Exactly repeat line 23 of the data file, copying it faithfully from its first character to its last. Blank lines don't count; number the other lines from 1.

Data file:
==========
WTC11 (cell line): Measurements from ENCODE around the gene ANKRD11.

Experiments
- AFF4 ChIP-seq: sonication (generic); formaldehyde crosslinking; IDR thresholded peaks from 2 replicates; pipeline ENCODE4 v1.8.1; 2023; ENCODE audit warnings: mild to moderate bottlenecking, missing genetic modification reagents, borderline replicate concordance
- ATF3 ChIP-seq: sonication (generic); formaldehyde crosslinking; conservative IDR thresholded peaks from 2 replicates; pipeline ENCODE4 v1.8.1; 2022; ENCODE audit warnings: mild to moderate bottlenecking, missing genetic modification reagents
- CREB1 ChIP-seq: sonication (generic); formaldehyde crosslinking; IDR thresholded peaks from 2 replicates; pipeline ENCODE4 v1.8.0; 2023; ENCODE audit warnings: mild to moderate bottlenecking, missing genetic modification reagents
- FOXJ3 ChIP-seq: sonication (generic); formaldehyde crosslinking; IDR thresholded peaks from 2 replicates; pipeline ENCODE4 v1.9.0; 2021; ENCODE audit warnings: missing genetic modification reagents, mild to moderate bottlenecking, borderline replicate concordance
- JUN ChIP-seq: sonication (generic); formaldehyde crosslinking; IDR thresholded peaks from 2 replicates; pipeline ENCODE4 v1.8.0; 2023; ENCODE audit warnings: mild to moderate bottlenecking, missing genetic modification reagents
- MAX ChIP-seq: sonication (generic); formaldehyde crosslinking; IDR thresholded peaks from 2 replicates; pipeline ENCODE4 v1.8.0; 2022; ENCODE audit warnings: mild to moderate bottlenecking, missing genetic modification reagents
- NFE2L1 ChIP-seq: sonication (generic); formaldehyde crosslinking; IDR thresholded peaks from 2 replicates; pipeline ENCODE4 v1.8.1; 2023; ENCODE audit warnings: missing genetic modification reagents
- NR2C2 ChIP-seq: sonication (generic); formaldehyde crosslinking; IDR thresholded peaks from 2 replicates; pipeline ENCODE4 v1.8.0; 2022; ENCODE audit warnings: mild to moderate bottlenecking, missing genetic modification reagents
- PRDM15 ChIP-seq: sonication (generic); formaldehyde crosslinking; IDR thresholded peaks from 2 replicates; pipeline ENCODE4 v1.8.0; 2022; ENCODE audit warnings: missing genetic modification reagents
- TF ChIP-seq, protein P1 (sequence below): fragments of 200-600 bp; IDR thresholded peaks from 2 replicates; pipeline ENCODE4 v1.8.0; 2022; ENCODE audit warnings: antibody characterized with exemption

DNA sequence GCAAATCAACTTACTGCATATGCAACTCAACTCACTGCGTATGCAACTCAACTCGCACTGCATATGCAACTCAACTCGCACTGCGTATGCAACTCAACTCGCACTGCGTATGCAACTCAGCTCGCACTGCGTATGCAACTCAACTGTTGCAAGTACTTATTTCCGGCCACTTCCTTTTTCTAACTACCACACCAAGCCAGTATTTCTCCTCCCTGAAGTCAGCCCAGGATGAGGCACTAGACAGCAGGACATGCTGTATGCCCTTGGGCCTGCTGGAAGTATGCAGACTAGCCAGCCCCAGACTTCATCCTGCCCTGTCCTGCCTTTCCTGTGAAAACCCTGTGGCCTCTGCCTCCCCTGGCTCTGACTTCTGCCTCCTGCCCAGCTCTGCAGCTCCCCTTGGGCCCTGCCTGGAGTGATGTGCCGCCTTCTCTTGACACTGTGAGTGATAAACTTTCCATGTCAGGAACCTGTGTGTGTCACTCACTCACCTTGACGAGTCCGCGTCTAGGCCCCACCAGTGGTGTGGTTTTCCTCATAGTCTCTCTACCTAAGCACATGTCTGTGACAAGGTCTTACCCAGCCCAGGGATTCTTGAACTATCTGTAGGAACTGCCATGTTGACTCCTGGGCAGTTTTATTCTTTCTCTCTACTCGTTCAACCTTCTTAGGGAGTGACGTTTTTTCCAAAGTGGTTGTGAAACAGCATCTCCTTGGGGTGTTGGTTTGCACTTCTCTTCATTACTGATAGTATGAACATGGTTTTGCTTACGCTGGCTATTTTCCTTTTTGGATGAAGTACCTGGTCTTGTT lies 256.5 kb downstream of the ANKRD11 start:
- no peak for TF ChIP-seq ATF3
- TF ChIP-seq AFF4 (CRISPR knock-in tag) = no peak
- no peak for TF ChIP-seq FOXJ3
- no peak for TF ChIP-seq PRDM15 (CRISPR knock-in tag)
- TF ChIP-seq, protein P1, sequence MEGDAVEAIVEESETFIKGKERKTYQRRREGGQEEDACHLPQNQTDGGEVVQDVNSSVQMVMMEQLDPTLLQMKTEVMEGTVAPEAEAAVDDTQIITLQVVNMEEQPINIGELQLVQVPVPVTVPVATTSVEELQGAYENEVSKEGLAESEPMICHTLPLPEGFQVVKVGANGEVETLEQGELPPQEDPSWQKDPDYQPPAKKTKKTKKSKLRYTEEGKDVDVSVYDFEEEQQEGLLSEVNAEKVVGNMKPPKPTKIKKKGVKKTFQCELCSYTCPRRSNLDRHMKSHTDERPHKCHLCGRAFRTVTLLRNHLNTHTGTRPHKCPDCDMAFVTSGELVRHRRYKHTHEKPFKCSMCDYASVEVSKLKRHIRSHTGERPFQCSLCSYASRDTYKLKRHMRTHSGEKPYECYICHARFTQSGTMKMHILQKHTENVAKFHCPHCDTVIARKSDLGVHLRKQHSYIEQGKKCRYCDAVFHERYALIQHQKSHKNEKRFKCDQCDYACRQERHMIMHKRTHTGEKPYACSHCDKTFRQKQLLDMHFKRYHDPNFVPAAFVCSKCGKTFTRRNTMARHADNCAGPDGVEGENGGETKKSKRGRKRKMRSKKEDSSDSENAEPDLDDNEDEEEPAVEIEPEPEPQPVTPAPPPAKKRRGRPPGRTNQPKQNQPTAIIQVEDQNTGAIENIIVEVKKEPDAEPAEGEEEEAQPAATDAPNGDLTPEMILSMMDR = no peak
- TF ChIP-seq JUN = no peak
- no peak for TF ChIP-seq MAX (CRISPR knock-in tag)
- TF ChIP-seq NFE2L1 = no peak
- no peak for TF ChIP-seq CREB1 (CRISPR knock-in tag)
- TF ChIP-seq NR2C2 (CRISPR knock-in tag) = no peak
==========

- TF ChIP-seq NR2C2 (CRISPR knock-in tag) = no peak